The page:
For further discussion see, David Instone Brewer, Techniques and Assumptions in Jewish Exegesis before 70 c.e. (TSAJ 30; Tübingen: Mohr-Siebeck, 1992), 17-18.
 For a discussion see Beale, The New Temple, especially, 187–188; T. J. Geddert, Watchwords: Mark 13 in Markan Eschatology (Sheffield: JSOT, 1989), 132-133; P. W. L. Walker, Jesus and the Holy City: New Testament Perspectives on Jerusalem (Grand Rapids: William B. Eerdmans Publishing, 1996), 10; Hugh Andersen, The Gospel of Mark (Grand Rapids: William B. Eerdmans, 1976), 330; Dale Allison, The End of the Ages Has Come (Philadelphia: Fortress Press, 1985), 153.
 See Hooker, Mark, 276: “The others to whom the vineyard is to be given ought logically—at least in the setting Mark gives the parable—to be new leaders, since it is said to be directed against Jewish authorities.” See also Bryan, Jesus and Israel’s Traditions of Judgement and Restoration, 54; Gundry, Mark, 663–64; Evans, Mark 8:27–16:20, 237; Arland J. Hultgren, The Parables of Jesus: A Commentary (Grand Rapids: Eerdmans, 2000), 360: “It is more fitting that the ‘others’ are a new or renewed leadership other than the Jerusalem leaders.”
 Evans, Mark 8:27—16:20, 237.
 Evans, Mark 8:27—16:20, 237.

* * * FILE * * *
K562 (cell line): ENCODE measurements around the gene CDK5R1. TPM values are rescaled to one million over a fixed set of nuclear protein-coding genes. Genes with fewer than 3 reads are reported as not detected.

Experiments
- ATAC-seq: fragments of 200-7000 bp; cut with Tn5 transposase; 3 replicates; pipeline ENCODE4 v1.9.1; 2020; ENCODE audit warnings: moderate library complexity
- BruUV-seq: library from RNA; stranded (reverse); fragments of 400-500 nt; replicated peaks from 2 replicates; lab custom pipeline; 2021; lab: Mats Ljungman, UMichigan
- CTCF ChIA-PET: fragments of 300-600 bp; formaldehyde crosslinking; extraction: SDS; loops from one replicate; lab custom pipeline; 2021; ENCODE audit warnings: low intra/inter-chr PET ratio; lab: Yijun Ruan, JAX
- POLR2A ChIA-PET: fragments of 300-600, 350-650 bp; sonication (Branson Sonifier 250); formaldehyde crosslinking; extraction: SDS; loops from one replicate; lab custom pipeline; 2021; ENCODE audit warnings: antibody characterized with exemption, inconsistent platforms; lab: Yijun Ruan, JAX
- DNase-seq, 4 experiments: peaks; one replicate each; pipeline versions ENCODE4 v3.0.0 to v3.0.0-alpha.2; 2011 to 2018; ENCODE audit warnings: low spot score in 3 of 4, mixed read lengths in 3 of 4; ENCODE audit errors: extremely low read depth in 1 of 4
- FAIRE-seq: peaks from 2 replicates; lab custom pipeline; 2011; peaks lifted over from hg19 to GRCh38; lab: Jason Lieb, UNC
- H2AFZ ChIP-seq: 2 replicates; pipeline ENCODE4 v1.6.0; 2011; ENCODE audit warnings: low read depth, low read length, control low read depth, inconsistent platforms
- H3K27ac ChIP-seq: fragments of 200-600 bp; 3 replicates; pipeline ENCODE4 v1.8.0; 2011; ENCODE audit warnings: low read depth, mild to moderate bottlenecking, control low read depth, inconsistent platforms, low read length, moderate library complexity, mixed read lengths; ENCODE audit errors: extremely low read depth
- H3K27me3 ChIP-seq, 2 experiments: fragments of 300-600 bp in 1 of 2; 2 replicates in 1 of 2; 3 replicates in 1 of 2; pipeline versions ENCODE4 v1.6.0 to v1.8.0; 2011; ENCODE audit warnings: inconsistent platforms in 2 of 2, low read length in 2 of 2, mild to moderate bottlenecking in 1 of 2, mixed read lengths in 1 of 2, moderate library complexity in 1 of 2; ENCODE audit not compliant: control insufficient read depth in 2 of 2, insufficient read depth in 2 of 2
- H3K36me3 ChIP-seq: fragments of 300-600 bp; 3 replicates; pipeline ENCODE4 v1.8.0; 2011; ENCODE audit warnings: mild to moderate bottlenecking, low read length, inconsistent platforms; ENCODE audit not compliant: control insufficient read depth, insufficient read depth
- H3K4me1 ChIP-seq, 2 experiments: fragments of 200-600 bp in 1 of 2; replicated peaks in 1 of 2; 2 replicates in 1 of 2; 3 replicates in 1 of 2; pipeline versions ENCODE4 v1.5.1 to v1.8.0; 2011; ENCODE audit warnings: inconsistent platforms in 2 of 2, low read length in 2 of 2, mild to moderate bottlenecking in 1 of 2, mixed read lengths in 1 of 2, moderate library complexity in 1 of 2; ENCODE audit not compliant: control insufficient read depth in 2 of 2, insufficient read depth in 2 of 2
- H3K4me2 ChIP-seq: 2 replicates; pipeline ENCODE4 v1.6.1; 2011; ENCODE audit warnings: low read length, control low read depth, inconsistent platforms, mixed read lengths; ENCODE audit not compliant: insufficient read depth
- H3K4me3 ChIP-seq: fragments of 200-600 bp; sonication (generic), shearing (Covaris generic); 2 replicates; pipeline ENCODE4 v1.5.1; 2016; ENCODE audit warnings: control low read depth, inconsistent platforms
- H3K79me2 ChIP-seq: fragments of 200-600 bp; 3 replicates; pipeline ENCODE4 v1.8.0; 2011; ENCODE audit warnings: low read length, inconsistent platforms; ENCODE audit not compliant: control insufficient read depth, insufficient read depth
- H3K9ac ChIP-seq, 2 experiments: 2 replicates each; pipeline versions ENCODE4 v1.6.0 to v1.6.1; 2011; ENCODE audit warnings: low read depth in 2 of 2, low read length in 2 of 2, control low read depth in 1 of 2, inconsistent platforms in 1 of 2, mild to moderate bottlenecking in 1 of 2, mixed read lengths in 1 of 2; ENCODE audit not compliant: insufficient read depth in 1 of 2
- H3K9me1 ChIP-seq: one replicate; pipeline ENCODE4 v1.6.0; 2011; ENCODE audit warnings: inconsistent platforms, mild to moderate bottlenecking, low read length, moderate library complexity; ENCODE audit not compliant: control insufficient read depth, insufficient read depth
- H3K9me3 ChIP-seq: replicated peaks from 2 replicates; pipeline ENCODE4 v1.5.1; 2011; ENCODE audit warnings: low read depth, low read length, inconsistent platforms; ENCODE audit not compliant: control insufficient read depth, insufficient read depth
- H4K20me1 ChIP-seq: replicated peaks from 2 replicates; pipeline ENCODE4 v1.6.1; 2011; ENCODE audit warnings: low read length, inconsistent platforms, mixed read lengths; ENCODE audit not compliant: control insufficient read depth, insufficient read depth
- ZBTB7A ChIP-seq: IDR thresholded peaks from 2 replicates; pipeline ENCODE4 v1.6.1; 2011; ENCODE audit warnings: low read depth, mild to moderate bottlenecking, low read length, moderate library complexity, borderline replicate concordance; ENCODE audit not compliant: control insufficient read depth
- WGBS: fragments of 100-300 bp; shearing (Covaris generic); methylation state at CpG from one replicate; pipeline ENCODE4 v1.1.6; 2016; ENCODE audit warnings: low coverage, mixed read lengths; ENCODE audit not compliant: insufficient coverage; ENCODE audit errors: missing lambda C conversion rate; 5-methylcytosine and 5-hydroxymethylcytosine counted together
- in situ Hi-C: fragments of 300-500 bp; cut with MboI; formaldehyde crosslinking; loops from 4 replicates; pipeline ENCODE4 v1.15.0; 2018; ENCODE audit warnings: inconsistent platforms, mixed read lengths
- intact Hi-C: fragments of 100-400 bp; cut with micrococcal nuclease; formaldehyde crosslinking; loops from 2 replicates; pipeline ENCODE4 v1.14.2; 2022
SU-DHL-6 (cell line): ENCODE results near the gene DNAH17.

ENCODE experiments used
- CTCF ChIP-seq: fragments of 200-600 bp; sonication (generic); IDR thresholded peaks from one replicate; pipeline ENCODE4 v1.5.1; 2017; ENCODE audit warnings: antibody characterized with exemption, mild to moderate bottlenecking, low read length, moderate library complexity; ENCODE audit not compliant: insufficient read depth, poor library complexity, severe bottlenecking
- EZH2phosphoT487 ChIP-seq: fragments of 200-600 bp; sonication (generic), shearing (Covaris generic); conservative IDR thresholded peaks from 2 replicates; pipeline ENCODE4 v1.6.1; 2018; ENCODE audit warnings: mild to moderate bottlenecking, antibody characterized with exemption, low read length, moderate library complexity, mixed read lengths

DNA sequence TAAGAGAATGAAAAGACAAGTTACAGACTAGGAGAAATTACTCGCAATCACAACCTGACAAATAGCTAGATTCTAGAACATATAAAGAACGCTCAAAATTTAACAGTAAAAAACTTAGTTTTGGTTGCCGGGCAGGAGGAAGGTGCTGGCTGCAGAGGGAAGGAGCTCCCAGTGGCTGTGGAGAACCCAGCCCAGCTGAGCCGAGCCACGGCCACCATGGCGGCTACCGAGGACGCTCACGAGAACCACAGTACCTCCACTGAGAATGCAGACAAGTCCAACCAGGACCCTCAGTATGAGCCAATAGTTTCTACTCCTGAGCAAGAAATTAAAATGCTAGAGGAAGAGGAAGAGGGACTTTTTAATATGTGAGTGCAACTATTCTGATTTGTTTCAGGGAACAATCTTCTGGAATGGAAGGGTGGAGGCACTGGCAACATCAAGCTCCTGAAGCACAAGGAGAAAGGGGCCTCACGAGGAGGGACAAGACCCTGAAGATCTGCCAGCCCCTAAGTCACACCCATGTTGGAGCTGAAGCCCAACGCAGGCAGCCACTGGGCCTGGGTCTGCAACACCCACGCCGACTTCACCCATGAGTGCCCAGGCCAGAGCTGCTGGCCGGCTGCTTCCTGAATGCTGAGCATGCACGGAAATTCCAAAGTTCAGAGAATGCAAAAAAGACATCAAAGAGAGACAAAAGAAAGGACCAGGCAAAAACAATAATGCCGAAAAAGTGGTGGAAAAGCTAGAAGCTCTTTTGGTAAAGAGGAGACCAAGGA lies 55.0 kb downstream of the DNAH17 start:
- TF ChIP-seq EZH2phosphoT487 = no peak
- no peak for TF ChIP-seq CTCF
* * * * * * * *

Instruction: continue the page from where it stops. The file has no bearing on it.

In addition, see Green, Luke, 704, who writes that the parable communicates the idea of “the transfer of leadership to ‘others,’ clearly designated in the ensuing narrative as Jesus and the apostles.” Likewise, see Hultgren, Parables of Jesus, 360: “If the parable is authentic, [the new leadership envisioned] could consist of the Twelve, Jesus and the Twelve, or at least a new leadership that God shall raise up that accepts the proclamation of Jesus. On the other hand, if the parable is an early Christian composition, the apostolic leadership of the church could be envisioned here.” See also Aaron Milavec, “A Fresh Analysis of the Parable of the Wicked Husbandmen in Light of Jewish-Christian Dialogue,” in Parable and Story in Judaism and Christianity (eds. C. Thoma and M. Wyschogrod; New York: Paulist, 1989), 107: “. . . it does not seem consistent to suppose that absolutely everyone within the Jesus Movement should end up as leaders within the reconstituted Israel. Rather, it would seem more fitting to suppose that some well-defined group within the Jesus Movement should replace the well-defined Jerusalem administrators to whom God formerly entrusted the direction of the vineyard. Thus . . . the best prospect might appear to be identifying ‘the others’ as ‘the Twelve.’ This harmonizes well with Matthew’s tradition wherein Jesus promises his disciples that ‘in the new world, when the Son of Man shall sit on his glorious throne, you who have followed me will also sit on twelve thrones, judging the twelve tribes of Israel (Mt 19:28; Lk 22:30). Since Matthew presents ‘the scribes and Pharisees’ as currently occupying Moses’ seat’ (Mt 23:1), it appears that, in the age to come, when the twelve tribes of Israel are again restored, the Twelve will occupy ‘Moses’ seat.’” See also Collins, Mark, 547: “Giving the vineyard to others implies that a new leadership will emerge among those who accept Jesus as the messiah.”